This thread doesn't need more long posts, and I'll try to keep mine short, but there are some issues that have banging around in my head for a couple of days and I wanted to share them.
Mostly I want to say that I'm not sure if I really understood what Eugene was trying to explain about the importance of tradition. If I understood him properly (and I'm really not sure I did), then the idea is that O'Sensei created something of intrinsic worth and that we, as AiKiDoka should have a commitment to it because of its intrinsic worth or beauty or completeness. The question of its relevance to each of us as individuals or as a community of aikidoka is secondary.
So, maybe that's not quite right. Maybe Eugene meant more (I'm thinking out loud here) that we will have more to gain from it if we preserve it in its pristine state than if we try to learn take from it what we, individually, are interested in. Leaving Paul Smith's "loss of self at the feet of the master" ideas aside for a second (I'm going to say something about them in a bit), I wonder how we would know or who would assure us that the idealized pristine AiKiDo we can not have access to is any better than the AiKiDo that we learn from and that helps us here and now? All we really have to go on for this is the stories of others, who are imperfect and nostalgic and sentimental and looking for inspiration and flawed in all of the ways that we are.
Maybe AiKiDo at some particular time was perfect, but we'll never kknow. All we have is what we have, and our responsiblity (at least as I understand it) is to get the most out of it to the best of our understanding. This would inevitably involve some ongoing balance between believing what we are told and experimenting and finding out for ourselves. How do we strike that balance? Well, each of us may have a different balance, and even within that some of us will balance the way we are told to balance and others will balance in the way that makes sense to them. Some people choose to become replicas of their senseis as much as possible although the sensei specifically teaches finding your own style. Other people will insist on experimenting despite their sensei's insistence on a well defined and rigorously trained style.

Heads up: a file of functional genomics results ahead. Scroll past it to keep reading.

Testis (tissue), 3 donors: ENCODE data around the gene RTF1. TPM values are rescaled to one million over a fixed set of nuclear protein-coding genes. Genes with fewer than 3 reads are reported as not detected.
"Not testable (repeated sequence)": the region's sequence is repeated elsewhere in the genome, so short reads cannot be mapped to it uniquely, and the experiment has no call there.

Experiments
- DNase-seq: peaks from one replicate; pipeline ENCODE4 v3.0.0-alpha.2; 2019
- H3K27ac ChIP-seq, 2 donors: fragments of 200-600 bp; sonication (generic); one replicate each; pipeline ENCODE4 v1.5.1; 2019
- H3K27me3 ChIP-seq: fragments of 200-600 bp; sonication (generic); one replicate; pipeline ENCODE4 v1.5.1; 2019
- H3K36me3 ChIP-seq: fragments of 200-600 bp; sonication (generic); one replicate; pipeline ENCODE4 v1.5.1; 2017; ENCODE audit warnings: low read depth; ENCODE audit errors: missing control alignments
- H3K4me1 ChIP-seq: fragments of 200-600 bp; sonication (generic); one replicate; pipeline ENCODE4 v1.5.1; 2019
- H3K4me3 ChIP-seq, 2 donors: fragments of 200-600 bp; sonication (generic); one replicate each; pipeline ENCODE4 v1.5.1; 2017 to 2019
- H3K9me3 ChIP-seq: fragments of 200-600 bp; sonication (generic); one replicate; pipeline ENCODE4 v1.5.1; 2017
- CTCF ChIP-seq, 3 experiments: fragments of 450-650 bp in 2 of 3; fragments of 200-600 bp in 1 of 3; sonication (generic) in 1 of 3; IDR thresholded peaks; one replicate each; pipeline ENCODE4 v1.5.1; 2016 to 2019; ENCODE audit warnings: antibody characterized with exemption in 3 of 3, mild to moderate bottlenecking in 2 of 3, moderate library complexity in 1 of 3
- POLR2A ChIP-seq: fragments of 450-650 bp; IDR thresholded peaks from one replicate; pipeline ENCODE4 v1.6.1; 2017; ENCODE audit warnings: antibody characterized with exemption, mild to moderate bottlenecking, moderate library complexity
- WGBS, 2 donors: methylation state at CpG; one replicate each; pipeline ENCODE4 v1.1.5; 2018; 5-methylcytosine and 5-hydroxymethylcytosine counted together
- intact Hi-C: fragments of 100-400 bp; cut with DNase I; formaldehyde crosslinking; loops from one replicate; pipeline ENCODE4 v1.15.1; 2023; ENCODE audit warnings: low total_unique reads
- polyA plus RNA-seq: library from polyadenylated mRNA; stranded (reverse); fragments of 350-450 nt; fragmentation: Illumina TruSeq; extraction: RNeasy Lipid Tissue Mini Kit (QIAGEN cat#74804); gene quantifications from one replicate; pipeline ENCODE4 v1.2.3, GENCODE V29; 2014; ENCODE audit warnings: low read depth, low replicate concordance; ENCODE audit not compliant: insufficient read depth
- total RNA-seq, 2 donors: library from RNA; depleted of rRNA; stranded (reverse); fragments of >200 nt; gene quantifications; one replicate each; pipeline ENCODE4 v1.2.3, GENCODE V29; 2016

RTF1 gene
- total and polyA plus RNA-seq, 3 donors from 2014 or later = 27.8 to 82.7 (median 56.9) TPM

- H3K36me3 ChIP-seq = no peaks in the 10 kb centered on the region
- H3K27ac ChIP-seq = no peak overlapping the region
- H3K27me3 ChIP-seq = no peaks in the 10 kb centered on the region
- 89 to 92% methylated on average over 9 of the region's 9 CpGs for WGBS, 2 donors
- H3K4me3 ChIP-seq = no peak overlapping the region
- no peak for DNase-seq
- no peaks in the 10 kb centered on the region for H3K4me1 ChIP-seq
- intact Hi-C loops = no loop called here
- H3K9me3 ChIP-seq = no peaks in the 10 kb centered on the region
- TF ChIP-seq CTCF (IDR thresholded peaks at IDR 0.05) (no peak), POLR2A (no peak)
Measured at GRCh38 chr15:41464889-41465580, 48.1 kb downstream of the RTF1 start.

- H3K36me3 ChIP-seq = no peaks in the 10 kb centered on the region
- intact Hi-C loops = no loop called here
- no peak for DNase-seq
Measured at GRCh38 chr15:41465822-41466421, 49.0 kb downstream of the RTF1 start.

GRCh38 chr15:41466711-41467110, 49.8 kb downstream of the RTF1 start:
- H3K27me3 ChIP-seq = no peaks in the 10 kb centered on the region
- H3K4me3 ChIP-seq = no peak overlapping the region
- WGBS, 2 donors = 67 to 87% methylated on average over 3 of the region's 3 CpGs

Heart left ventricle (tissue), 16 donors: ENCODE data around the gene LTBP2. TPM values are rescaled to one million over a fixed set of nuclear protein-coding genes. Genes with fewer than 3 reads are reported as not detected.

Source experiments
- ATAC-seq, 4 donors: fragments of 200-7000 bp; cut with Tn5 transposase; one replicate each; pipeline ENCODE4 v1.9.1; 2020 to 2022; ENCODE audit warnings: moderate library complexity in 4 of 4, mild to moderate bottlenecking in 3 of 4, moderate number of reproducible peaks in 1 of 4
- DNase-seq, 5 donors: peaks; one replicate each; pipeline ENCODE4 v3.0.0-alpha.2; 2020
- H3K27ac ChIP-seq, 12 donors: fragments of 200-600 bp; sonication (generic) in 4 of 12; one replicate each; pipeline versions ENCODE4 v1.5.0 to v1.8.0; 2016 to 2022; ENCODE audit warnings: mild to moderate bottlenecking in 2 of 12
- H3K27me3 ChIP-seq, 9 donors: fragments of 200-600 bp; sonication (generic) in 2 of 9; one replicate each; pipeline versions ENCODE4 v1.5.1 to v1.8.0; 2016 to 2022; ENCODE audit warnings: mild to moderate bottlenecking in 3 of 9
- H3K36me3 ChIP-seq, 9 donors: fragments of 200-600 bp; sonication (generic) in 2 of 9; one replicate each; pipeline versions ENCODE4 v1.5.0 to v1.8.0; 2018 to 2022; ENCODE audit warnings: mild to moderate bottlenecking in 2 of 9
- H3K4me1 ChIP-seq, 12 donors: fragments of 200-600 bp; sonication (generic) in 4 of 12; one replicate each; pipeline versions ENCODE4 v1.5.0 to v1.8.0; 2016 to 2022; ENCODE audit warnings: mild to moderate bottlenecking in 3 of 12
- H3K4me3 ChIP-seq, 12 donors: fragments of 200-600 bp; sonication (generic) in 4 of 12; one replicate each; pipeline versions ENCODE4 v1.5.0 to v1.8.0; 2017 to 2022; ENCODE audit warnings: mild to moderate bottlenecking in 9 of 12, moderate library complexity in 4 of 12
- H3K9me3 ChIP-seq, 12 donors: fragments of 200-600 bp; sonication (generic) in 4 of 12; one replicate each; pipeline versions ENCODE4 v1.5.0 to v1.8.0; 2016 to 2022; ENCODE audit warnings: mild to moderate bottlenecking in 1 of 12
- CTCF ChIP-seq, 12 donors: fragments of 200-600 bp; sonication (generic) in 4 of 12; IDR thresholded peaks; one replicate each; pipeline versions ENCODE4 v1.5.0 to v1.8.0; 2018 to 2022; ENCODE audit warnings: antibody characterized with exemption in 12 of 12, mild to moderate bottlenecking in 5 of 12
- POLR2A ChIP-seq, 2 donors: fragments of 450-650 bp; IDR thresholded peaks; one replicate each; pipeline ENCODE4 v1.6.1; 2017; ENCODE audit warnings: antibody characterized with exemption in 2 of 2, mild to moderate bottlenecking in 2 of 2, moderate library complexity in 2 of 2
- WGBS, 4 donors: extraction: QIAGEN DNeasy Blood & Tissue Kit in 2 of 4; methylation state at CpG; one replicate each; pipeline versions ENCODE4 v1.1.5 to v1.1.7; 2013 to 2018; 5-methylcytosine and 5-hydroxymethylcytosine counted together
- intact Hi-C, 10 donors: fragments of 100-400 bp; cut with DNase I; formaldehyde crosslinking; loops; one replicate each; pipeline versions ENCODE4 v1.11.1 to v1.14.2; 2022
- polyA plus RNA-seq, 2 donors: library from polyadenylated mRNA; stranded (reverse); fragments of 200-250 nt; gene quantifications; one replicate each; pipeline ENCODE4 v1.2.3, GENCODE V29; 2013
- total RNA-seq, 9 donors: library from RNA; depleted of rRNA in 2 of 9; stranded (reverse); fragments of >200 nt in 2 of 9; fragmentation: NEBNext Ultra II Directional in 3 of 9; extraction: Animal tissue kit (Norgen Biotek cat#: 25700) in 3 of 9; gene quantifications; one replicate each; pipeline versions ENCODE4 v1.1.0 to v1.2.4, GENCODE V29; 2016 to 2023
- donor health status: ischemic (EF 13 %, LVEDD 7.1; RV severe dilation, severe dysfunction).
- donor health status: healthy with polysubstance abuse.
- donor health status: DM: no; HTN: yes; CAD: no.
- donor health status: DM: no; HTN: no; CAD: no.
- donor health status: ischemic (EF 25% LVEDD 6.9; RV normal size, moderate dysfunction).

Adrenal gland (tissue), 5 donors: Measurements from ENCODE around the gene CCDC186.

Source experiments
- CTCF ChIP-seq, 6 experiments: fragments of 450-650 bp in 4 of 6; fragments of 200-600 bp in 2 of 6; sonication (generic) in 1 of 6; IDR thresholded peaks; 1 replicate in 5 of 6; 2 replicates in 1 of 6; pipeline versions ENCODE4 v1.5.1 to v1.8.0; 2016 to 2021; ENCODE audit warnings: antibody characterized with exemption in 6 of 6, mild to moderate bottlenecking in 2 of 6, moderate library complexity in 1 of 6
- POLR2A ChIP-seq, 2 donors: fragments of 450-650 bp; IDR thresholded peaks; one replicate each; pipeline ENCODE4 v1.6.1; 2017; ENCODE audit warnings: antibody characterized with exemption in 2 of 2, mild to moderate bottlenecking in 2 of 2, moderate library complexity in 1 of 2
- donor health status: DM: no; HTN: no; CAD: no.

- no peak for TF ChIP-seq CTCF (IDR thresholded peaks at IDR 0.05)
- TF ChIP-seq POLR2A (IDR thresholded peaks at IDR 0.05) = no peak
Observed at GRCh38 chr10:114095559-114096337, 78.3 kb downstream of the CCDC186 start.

Ultimately, we answer to no one for our training except to ourselves. Nothing gives it value except the value we give it. This is a simple truism. The really interesting thing, Eugene, is what your attitude towards tradition and training says about you, and not what it says about 'what AiKiDoka should do.'
Paul Smith wrote:
I see a deeply truthful power and kiai in stillness from these Shihan that cannot come, I truly believe, but by the path they followed.
I believe that what you see is their, but I (obstinately?) refuse to understand why this needs to be the only true path. Or, maybe we can look at it differently: maybe their path is the only way to become them and to have their particular stilness and kiai. Still, so many of us are not them. So many of the things that they are, that they liked and disliked, that they had difficulty learning and that came easily to them will be different for some people. Is it so hard to believe that these people will, by giving themselves over completely to wherever their path takes them, achieve a stillness and kiai that is at once completely differen and also essentially the same as these people who impressed you so strongly?